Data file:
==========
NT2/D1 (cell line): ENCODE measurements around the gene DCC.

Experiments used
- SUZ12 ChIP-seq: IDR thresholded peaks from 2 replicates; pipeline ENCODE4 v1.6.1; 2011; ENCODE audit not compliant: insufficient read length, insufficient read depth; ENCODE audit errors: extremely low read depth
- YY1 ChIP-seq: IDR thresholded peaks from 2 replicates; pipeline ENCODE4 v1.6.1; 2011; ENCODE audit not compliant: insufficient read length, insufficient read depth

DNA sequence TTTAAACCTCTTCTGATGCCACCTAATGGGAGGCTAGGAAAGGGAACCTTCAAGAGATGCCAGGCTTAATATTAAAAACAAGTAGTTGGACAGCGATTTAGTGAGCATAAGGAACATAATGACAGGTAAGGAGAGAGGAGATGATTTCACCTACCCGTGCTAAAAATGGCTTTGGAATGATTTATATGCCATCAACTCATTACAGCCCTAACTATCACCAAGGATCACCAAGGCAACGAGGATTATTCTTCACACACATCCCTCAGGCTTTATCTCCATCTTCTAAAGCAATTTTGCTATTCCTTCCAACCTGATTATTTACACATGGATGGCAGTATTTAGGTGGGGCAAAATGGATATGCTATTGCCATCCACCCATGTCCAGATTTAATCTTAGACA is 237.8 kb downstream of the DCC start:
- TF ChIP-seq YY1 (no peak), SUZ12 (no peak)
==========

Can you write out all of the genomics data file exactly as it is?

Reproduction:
NT2/D1 (cell line): ENCODE measurements around the gene DCC.

Experiments used
- SUZ12 ChIP-seq: IDR thresholded peaks from 2 replicates; pipeline ENCODE4 v1.6.1; 2011; ENCODE audit not compliant: insufficient read length, insufficient read depth; ENCODE audit errors: extremely low read depth
- YY1 ChIP-seq: IDR thresholded peaks from 2 replicates; pipeline ENCODE4 v1.6.1; 2011; ENCODE audit not compliant: insufficient read length, insufficient read depth

DNA sequence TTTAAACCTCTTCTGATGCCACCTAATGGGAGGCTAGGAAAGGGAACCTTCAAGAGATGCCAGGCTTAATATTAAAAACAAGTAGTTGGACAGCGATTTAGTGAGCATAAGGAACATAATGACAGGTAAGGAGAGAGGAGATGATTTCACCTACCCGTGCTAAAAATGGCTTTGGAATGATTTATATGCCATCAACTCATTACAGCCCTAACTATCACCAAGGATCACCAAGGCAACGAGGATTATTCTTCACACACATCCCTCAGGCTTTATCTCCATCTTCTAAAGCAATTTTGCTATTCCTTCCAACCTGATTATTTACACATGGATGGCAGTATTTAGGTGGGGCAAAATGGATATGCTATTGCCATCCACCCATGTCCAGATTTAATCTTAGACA is 237.8 kb downstream of the DCC start:
- TF ChIP-seq YY1 (no peak), SUZ12 (no peak)